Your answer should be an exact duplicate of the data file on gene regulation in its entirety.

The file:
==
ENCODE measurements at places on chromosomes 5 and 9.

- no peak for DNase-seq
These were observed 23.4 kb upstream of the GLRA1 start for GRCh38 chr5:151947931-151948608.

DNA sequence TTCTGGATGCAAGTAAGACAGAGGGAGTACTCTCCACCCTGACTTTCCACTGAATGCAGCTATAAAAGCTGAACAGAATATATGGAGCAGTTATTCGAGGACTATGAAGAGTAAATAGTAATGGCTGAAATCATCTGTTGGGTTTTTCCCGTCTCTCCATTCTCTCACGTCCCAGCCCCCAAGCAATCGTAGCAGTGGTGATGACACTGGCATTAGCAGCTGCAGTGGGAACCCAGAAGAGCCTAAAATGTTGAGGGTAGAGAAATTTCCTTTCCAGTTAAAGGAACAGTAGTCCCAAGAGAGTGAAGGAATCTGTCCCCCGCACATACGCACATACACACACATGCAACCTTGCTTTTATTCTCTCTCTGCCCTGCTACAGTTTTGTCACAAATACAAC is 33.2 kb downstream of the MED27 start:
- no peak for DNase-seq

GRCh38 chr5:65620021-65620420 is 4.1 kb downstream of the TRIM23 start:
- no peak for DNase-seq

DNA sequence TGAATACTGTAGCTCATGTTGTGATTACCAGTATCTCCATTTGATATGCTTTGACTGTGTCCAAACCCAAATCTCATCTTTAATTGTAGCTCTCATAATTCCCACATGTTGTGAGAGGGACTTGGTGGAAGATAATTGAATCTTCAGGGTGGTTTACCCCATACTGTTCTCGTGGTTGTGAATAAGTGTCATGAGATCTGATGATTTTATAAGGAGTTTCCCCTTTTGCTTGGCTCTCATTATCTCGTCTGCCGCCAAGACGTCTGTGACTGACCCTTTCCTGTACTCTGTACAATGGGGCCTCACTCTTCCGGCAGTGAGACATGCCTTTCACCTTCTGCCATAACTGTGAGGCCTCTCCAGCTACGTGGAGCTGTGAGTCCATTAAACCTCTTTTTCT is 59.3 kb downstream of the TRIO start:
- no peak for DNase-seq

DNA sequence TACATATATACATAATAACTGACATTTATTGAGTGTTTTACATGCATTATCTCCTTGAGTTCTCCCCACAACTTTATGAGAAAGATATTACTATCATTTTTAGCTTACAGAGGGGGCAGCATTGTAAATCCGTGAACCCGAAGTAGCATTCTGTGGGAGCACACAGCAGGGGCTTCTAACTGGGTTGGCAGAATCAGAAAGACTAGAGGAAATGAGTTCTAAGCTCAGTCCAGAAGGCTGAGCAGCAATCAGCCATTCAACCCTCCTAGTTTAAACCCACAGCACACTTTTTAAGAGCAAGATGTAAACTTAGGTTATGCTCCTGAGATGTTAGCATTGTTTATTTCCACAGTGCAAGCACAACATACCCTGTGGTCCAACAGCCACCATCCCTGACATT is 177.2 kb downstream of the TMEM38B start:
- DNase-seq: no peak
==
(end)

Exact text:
ENCODE measurements at places on chromosomes 5 and 9.

- no peak for DNase-seq
These were observed 23.4 kb upstream of the GLRA1 start for GRCh38 chr5:151947931-151948608.

DNA sequence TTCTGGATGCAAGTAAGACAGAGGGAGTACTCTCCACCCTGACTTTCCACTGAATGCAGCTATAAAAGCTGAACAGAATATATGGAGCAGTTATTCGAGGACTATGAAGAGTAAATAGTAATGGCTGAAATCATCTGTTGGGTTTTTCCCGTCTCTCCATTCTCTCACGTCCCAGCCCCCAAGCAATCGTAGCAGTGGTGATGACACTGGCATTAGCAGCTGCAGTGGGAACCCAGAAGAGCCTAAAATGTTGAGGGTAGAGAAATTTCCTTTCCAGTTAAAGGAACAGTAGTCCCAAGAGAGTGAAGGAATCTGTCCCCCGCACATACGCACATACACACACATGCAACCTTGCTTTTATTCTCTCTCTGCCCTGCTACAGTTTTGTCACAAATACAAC is 33.2 kb downstream of the MED27 start:
- no peak for DNase-seq

GRCh38 chr5:65620021-65620420 is 4.1 kb downstream of the TRIM23 start:
- no peak for DNase-seq

DNA sequence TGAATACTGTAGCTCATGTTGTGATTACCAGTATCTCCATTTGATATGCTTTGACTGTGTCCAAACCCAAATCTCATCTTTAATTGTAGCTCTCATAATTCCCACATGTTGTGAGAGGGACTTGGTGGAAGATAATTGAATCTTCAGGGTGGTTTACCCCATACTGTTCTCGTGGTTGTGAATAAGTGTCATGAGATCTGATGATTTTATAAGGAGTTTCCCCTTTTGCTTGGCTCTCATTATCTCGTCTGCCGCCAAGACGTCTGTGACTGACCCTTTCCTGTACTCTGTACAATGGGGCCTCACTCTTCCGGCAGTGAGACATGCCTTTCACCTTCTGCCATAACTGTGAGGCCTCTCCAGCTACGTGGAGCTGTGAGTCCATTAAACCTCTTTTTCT is 59.3 kb downstream of the TRIO start:
- no peak for DNase-seq

DNA sequence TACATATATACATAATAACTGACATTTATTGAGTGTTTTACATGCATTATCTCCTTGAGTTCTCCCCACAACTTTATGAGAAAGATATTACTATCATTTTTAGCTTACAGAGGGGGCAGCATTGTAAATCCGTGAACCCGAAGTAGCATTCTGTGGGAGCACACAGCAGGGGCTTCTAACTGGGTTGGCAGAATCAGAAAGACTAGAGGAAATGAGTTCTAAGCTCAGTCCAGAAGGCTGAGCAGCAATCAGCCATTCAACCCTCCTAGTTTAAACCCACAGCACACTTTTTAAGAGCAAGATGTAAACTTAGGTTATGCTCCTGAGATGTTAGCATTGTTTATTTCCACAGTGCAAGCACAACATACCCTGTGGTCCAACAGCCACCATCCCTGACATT is 177.2 kb downstream of the TMEM38B start:
- DNase-seq: no peak